Monday, May 24, 2021

In Case You Missed It – May 24, 2021

Here are links to last week's articles receiving the most attention on NEIFPE's social media accounts. Keep up with what's going on, what's being discussed, and what's happening with public education.

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Pre-K And The Importance Of Measuring The Right Things

Our legislators have shown themselves to be shortsighted when it comes to education policy. They don't seem to understand that the very real benefits of quality Pre-K programs can have a long-term positive impact on our students and society.

From Peter Greene in Forbes
..."Does high-quality preschool work?"

The answer—and this is important—depends on what you mean by "works."

Preschool had no real effect on test scores in the short term, and any effects had disappeared by later years. Preschool did not raise scores on the state's Big Standardized Test.


Preschool reduced the likelihood that a student would get in trouble in high school or ever be jailed. And preschool increased the likelihood that students would graduate from high school and that they would go on to attend college.

These are good things, and if preschool done right can deliver these results, that's good news.


SACS board signs off on one-time stipends

From the Fort Wayne Journal Gazette**
Southwest Allen County Schools put a price Tuesday on the extra work school employees performed this academic year.

The school board unanimously approved one-time stipends of 500 and 1,000 for part-time and full-time employees, respectively.

The five members also agreed the superintendent or designee has the discretion to increase any employee's stipend in recognition of an unusual increase in that employee's work time and responsibilities due to the pandemic. The total amount of additional stipends may not exceed $25,000.

Why is “Critical Race Theory” Controversial and What Is it?

There are those who believe that Critical Race Theory means that schools are going to teach students to "hate America." They apparently believe that the nation has been perfect since its inception and any history that says otherwise must be hidden and purged.

A must read!

From Diane Ravitch
In several states, the Governor and Legislature have denounced “critical race theory” and even (in Idaho and some other states) banned it from their schools. The controversy over teaching about race gained ground when former President Trump condemned CRT as divisive and launched his own quickie commission to teach “patriotic” education. The object seems to be to minimize or eliminate teaching about racism, past or present.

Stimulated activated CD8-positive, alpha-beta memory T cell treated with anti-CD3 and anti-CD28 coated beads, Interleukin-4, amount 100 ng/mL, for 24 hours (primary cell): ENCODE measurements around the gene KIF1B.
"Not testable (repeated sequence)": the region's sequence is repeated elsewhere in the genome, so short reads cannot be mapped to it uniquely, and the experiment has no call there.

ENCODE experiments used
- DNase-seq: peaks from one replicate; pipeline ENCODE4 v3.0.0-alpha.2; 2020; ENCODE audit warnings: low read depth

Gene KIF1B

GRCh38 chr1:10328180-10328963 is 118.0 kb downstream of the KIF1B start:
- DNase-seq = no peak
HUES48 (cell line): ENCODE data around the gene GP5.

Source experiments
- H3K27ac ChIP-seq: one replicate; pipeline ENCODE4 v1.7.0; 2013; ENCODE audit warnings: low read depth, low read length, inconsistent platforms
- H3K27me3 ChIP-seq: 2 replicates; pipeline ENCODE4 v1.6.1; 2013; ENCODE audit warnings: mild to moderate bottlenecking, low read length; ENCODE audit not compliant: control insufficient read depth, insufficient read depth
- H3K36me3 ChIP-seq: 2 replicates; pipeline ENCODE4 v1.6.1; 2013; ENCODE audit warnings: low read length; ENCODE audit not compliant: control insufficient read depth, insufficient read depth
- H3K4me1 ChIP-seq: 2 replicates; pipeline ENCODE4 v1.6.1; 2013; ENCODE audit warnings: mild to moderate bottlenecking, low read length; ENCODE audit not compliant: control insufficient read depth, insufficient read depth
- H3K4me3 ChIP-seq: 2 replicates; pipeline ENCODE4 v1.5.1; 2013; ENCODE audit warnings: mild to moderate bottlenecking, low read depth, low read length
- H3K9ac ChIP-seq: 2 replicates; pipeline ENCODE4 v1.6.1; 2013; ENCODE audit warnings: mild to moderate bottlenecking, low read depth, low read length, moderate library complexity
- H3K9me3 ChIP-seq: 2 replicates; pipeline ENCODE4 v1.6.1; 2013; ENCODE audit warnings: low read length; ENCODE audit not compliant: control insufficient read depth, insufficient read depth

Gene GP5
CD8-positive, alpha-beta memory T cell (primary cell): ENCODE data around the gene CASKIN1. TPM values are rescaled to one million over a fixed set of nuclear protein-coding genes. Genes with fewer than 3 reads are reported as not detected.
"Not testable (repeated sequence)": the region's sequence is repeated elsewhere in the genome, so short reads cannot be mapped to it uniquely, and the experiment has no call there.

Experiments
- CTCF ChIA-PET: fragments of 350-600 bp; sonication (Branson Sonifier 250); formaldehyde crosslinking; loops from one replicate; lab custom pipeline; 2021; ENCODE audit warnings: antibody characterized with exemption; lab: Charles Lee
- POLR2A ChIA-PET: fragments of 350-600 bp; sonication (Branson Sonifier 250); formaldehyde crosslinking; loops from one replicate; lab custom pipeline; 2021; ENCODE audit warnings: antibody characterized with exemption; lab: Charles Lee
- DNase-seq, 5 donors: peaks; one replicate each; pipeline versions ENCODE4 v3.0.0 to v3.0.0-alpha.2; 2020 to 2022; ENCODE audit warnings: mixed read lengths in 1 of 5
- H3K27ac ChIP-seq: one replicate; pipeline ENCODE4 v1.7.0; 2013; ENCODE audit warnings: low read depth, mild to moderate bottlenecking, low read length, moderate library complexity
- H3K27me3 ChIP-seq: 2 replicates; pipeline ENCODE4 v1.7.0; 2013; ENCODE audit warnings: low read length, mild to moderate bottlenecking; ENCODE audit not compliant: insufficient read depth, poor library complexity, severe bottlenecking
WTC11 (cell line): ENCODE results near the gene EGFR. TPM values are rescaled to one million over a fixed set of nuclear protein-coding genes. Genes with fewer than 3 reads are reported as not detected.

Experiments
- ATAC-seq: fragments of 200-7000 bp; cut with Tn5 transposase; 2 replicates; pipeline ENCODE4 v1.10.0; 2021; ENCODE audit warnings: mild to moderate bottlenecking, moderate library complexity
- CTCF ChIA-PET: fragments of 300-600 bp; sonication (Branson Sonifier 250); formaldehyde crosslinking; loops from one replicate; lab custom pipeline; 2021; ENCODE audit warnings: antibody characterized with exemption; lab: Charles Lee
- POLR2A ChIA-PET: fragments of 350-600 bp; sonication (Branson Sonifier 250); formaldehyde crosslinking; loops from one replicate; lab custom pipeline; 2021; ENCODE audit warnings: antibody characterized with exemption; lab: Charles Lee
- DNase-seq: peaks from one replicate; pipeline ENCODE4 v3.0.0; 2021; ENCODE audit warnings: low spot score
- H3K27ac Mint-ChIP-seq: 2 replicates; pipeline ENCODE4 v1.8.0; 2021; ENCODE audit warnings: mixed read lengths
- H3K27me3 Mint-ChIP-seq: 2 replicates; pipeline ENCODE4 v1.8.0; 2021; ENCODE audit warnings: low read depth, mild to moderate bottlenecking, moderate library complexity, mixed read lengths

Retired teacher Nancy Flanagan dissected the controversy here, in one of the best-informed analyses.


Impoverished Pennsylvania District About to Be Fully Charterized, Despite Parent Opposition

School choice apparently doesn't apply to those parents who want to choose public schools. This is a travesty.

From Diane Ravitch
This is an important story, well told by this reporter. It follows the template for charterization: Underfund a predominately African-American school district for years, then have the state take control because of financial issues. Strip the school board of all power and appoint a single “receiver” to make all decisions. Begin the charterization process with as little transparency as possible knowing that parents and community do not want it. Put out RFPs to charter companies. Hold one meeting at which parents, educators and community make clear their opposition but feel that the fix is in despite their wishes. Receiver, who is not accountable to the community or the voters, makes his decision.
The movement to privatize public schools marches on during coronavirus pandemic

The move towards privatization of America's public schools continues...

From the Answer Sheet
...By Carol Burris

Legislatures in 35 states have proposed bills to enact or expand voucher programs or charter schools. A few have passed; others have failed. Still others are sitting on governors’ desks or are stalled in the state’s House or Senate. Several are obvious attempts to please right-wing donors with no chance of moving out of committee. So far, eight states have enacted one or more bills.

A flurry of proposed school privatization legislation appearing on state dockets has been the pattern for several years. What is different this year is their success, albeit limited. In prior years, few, if any, reached the finish line. So what is different about 2021?

**Note: The Fort Wayne Journal Gazette has changed its online access and is now behind a paywall. Digital access, home delivery, or both, are available with a subscription. Staying informed is important, and one way to do that is to support your local newspaper. For subscription information go to


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